- trifid foot,
Origin of trifling
verb (used without object), tri·fled, tri·fling.
verb (used with object), tri·fled, tri·fling.
Origin of trifle
Examples from the Web for trifling
What's the point of tacking on some trifling symbolic punishment to their deep anguish?
The Flagstaff fire, though a trifling 300 acres, threatened Boulder and activated a top-level fire team.Colorado Blazes Remind Us That National Policy on Fire Needs a Fix|Stephen J. Pyne|June 29, 2012|DAILY BEAST
Around the globe, people are barely coping, politicians are ignoring them, and the media are trifling with them.Leslie H. Gelb on a World in Crisis—and What Obama Should Do|Leslie H. Gelb|December 14, 2011|DAILY BEAST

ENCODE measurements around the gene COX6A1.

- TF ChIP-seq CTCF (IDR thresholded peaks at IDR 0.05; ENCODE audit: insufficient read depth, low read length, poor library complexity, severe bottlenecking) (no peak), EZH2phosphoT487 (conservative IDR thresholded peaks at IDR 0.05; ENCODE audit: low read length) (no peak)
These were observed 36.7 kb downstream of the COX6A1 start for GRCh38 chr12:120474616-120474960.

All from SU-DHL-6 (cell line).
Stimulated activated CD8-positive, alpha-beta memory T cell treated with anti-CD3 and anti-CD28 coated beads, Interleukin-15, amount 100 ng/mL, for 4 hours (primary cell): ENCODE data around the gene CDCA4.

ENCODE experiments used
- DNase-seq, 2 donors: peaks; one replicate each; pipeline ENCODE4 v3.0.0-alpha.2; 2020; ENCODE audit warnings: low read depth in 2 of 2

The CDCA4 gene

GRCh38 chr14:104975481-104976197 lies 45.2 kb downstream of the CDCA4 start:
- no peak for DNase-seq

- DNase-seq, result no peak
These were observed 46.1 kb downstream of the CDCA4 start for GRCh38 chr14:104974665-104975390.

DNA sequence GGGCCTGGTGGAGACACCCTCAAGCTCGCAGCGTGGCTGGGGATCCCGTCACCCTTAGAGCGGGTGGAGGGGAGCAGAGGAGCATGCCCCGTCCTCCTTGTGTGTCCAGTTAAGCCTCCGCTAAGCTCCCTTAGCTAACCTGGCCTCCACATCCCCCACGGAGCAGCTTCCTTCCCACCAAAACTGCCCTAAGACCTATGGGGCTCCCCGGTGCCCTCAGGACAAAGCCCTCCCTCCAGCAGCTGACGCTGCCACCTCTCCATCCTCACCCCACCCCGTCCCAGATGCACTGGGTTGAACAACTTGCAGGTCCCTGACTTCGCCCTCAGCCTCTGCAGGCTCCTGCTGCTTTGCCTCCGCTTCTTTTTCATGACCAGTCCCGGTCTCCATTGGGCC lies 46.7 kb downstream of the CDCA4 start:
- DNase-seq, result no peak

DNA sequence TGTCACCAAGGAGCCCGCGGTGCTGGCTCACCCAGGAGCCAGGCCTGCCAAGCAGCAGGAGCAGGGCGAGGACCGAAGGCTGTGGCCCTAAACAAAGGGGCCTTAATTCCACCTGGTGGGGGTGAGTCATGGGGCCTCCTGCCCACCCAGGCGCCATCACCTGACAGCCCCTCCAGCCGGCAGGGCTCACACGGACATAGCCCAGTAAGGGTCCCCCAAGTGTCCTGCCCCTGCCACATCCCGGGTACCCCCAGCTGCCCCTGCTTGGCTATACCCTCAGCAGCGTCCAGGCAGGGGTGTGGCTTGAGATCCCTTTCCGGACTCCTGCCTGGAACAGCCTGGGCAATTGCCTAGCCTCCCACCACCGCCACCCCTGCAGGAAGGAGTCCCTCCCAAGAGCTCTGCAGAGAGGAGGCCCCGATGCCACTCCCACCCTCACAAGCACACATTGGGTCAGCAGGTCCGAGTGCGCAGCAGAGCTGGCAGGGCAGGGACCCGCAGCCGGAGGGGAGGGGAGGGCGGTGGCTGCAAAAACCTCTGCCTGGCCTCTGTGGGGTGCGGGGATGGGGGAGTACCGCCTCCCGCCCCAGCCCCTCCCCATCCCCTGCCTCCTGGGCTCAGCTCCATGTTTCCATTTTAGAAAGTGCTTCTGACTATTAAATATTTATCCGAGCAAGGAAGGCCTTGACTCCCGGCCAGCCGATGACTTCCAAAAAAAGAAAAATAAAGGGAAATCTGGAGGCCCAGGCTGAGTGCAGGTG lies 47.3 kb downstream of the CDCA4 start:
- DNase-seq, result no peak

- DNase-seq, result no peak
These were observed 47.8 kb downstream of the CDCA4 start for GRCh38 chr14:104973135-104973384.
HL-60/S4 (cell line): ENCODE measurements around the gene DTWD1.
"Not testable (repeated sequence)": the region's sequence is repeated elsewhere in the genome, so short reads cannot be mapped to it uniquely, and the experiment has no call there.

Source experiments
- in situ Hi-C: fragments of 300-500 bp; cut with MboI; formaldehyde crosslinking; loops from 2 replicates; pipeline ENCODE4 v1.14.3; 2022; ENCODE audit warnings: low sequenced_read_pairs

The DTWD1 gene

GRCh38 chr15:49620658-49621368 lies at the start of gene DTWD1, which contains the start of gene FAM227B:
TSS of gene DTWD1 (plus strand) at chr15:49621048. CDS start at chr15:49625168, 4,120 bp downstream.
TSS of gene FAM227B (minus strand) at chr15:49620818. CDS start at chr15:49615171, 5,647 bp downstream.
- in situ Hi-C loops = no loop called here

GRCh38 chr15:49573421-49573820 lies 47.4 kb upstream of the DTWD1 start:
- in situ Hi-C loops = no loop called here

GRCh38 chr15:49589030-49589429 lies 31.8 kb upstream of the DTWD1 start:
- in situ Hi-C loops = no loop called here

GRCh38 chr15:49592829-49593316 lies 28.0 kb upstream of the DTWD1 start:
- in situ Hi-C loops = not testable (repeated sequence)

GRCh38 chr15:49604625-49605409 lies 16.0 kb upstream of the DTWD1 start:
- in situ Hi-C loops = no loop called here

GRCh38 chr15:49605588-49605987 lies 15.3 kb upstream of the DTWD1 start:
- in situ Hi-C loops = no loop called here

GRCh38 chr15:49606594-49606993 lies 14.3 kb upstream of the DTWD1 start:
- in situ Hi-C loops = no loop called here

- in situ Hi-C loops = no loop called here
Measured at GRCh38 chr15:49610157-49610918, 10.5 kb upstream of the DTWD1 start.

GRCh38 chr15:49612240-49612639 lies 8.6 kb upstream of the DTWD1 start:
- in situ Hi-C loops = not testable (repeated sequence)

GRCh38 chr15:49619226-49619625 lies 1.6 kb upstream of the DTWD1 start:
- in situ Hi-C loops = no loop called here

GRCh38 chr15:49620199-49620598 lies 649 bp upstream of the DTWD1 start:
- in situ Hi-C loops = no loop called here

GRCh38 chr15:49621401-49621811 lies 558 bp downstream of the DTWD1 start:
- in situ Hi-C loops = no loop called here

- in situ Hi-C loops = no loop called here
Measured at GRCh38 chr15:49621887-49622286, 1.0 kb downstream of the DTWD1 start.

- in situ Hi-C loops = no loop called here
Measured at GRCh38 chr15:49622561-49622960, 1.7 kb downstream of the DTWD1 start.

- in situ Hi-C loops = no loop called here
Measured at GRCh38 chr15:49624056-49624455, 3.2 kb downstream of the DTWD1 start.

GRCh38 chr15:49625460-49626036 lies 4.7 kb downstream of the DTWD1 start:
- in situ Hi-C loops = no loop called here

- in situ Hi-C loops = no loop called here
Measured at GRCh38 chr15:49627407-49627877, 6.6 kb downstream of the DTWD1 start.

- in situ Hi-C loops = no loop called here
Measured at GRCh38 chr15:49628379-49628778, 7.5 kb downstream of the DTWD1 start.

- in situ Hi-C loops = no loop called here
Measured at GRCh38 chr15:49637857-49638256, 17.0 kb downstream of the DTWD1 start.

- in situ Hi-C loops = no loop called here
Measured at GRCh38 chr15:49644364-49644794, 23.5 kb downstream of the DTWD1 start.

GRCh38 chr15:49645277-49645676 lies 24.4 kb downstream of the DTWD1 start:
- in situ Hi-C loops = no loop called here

While we are in this place, where Iyyasŭ's name is so important, let me cite a trifling anecdote.An Artist's Letters From Japan|John La Farge
With the weight of a world on His arm, was He to have His hands free for such a trifling attention as this?
The most trifling incident of those happy days delight me, for no other reason than being of those days.The Confessions of J. J. Rousseau, Complete|Jean Jacques Rousseau
He himself asserts early contacts, and thinks their influence upon Greece but trifling.Problems in Greek history|John Pentland Mahaffy
The Indian Government affected to treat this new Punjaub war as a trifling revolt.Sir Charles Napier|Sir William Francis Butler
Word Origin for trifle
early 13c., trufle "false or idle tale," later "matter of little importance" (late 13c.), from Old French trufle "mockery," diminutive of truffe "deception," of uncertain origin.
"treat lightly," 1520s, from trifle (n.). Related: Trifled; trifling.